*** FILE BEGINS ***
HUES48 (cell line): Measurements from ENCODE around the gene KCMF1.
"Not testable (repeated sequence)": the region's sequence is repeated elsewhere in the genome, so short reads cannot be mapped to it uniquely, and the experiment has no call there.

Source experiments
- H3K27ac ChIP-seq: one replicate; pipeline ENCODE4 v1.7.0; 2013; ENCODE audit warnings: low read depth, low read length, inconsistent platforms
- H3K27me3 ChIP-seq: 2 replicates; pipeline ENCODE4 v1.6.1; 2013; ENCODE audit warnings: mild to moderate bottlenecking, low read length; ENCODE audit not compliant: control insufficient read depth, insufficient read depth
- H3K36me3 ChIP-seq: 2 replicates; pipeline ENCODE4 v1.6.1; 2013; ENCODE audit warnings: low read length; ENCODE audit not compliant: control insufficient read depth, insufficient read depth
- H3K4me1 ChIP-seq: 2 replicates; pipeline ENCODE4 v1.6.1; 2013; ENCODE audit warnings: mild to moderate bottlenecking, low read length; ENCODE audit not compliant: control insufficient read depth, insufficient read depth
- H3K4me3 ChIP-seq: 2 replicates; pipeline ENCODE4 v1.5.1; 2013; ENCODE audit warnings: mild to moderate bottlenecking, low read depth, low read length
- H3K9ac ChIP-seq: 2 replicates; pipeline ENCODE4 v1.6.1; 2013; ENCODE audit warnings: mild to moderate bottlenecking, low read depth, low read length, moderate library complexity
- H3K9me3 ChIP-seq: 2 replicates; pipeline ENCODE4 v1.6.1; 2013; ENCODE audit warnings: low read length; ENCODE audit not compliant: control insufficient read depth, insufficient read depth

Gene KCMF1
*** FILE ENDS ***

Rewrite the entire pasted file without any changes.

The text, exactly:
HUES48 (cell line): Measurements from ENCODE around the gene KCMF1.
"Not testable (repeated sequence)": the region's sequence is repeated elsewhere in the genome, so short reads cannot be mapped to it uniquely, and the experiment has no call there.

Source experiments
- H3K27ac ChIP-seq: one replicate; pipeline ENCODE4 v1.7.0; 2013; ENCODE audit warnings: low read depth, low read length, inconsistent platforms
- H3K27me3 ChIP-seq: 2 replicates; pipeline ENCODE4 v1.6.1; 2013; ENCODE audit warnings: mild to moderate bottlenecking, low read length; ENCODE audit not compliant: control insufficient read depth, insufficient read depth
- H3K36me3 ChIP-seq: 2 replicates; pipeline ENCODE4 v1.6.1; 2013; ENCODE audit warnings: low read length; ENCODE audit not compliant: control insufficient read depth, insufficient read depth
- H3K4me1 ChIP-seq: 2 replicates; pipeline ENCODE4 v1.6.1; 2013; ENCODE audit warnings: mild to moderate bottlenecking, low read length; ENCODE audit not compliant: control insufficient read depth, insufficient read depth
- H3K4me3 ChIP-seq: 2 replicates; pipeline ENCODE4 v1.5.1; 2013; ENCODE audit warnings: mild to moderate bottlenecking, low read depth, low read length
- H3K9ac ChIP-seq: 2 replicates; pipeline ENCODE4 v1.6.1; 2013; ENCODE audit warnings: mild to moderate bottlenecking, low read depth, low read length, moderate library complexity
- H3K9me3 ChIP-seq: 2 replicates; pipeline ENCODE4 v1.6.1; 2013; ENCODE audit warnings: low read length; ENCODE audit not compliant: control insufficient read depth, insufficient read depth

Gene KCMF1